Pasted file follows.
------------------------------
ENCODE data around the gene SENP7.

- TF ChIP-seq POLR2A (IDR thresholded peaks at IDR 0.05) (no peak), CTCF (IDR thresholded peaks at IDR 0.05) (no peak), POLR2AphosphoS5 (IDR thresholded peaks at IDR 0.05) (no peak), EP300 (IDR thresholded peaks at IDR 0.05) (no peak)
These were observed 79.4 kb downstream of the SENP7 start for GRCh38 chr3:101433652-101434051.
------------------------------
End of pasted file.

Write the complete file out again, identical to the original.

ENCODE data around the gene SENP7.

- TF ChIP-seq POLR2A (IDR thresholded peaks at IDR 0.05) (no peak), CTCF (IDR thresholded peaks at IDR 0.05) (no peak), POLR2AphosphoS5 (IDR thresholded peaks at IDR 0.05) (no peak), EP300 (IDR thresholded peaks at IDR 0.05) (no peak)
These were observed 79.4 kb downstream of the SENP7 start for GRCh38 chr3:101433652-101434051.